This article is an excerpt from the Shortform book guide to "Radical Acceptance" by Tara Brach. Shortform has the world's best summaries and analyses of books you should be reading.
Like this article? Sign up for a free trial here .
What is the story of Buddha and Mara? What does it mean to invite your negative feelings in for tea?
In the story, the god Mara tried to sway Siddhartha but Siddhartha met every challenge with Radical Acceptance. Instead of trying to ignore Mara, Buddha acknowledged his presence by saying, “I see you, Mara” and eventually Mara would leave on his own. This story is about accepting your feelings instead of repressing them.
Continue on to learn about the story of Buddha, Mara, and Radical Acceptance.
The Story of Buddha and Mara
The story of Buddha and Mara begins like this: after bathing, eating, and resting, Siddhartha found solitude under a pipal tree—now called the bodhi tree—and began to meditate. In his meditations, he confronted the embodiment of the human shadow, in the form of the god Mara (the Sanskrit word for delusion).
Mara tried to sway him with seduction, threats, and promises. However, Siddhartha met each challenge with Radical Acceptance; he neither pursued nor pushed away what Mara offered. Because Siddhartha refused to be ruled by the delusions, they had no power to harm him. Finally, the earth itself bore witness to Siddhartha’s right to be the Buddha, and Mara fled.
Mara didn’t give up after their fateful encounter at the bodhi tree. He returned multiple times throughout the Buddha’s life to attack him or try to sway him from his enlightenment.
Each time Mara appeared, the Buddha acknowledged his presence with a simple, “I see you, Mara.” Rather than trying to block Mara out or drive him away, the Buddha would invite him in for tea. Eventually Mara would leave on his own, powerless as always against the Buddha’s acceptance and kindness.
Visits From Mara
All of us will have our own visits from Mara throughout our lives. These visits may come in the form of difficult emotions like anger and fear, or in the form of the stories we tell ourselves. Every time we tell ourselves that we’re not good enough, doomed to unhappiness, an embarrassment, or whatever judgments we pass on ourselves, that could be seen as a visit from Mara.
Like the Buddha, we can meet these experiences with unconditional friendliness. Sometimes we’ll catch ourselves lashing out at those around us, or stewing in frustration over every little problem. That’s a chance to name our experiences and invite them in for tea like the Buddha did.
By naming our hardships, we rob them of some of their power. Approach this with a spirit of friendly questioning; you’re not seeking to judge, only to understand. For example, you might ask yourself if you’re really so angry because there’s a fly in your office, or if you’re stressed about your work and worried that you’re falling behind. Finding and recognizing what we’re actually experiencing is how we say, “I see you, Mara.”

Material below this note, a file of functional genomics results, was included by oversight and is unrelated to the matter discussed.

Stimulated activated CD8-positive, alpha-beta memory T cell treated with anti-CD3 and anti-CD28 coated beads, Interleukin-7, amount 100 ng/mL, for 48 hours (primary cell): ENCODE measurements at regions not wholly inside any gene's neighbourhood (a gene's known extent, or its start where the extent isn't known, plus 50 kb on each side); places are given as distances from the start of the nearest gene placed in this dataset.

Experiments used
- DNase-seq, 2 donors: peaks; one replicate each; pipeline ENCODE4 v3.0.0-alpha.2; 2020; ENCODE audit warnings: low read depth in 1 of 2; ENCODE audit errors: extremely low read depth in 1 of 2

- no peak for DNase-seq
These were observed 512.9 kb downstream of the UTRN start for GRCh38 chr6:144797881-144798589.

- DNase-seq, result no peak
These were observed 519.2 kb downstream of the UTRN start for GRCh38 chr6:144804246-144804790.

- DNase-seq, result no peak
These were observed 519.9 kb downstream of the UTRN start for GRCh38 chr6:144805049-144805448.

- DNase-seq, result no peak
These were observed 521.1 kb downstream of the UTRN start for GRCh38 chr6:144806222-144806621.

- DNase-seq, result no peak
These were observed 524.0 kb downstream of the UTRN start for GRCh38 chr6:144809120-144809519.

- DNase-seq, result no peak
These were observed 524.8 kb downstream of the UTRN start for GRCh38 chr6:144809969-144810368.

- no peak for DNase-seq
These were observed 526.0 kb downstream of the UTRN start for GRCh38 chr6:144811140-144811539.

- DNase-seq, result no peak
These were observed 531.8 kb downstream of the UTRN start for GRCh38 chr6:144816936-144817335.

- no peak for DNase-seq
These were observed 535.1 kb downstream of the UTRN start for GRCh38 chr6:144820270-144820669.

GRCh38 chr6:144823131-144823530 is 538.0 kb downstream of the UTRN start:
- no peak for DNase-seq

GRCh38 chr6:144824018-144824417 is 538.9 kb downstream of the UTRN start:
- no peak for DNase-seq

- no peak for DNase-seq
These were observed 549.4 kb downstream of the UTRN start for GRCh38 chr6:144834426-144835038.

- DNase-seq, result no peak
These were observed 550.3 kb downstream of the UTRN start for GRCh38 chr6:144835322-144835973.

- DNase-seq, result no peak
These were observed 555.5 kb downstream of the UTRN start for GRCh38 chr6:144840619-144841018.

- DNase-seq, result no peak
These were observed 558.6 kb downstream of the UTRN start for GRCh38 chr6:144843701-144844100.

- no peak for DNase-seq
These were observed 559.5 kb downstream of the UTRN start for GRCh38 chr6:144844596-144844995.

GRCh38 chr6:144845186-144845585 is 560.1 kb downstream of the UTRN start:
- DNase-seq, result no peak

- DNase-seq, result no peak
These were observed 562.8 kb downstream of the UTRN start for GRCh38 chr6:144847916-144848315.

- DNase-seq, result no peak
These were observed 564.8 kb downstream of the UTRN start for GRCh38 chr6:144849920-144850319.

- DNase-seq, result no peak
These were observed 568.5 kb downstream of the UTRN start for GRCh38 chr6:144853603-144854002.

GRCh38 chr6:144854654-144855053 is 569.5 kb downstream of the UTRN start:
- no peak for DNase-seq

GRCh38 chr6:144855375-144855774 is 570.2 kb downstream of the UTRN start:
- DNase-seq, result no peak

Once we understand what’s happening to us, the next step is to welcome it. In the spirit of Radical Acceptance, we can say “yes” to our experiences, no matter what they may be. Say “yes” to the frustration, to the sadness, to the desire. Love yourself and all of your experiences. In other words, greet Mara as an old friend and invite him in for tea. By welcoming the experiences in this way, we allow them to pass through us without gaining power over us.
Say “Yes” to Your Life
While Radical Acceptance begins with saying yes to our moment-to-moment experiences, it doesn’t have to end there. We can learn to say yes to the entire life we’re living, whatever that life looks like at the moment. We can say yes to our appearance, our personality, our friendships, and our secular and spiritual work, all at once.
This is an important practice in a culture that encourages us to aim for perfection. That unattainable goal means that, when we take a step back to examine our lives, we often feel like things aren’t working out quite the way they should be. That’s when Mara pays a visit, and we have another opportunity for friendly questioning and Radical Acceptance.
Perhaps, if your life isn’t “right,” the question could be, “Right compared to what?” What standard are you setting, and is it even attainable? Why should that be necessary for happiness? Rather than fighting against your own story of what life should be, invite your current messy, imperfect life to sit with you and have a cup of tea.
———End of Preview———
Like what you just read? Read the rest of the world's best book summary and analysis of Tara Brach's "Radical Acceptance" at Shortform .
Here's what you'll find in our full Radical Acceptance summary :
- How to live your life fully experiencing everything
- Why you need to let go of judging yourself or your experiences
- How you can acknowledge and welcome any experience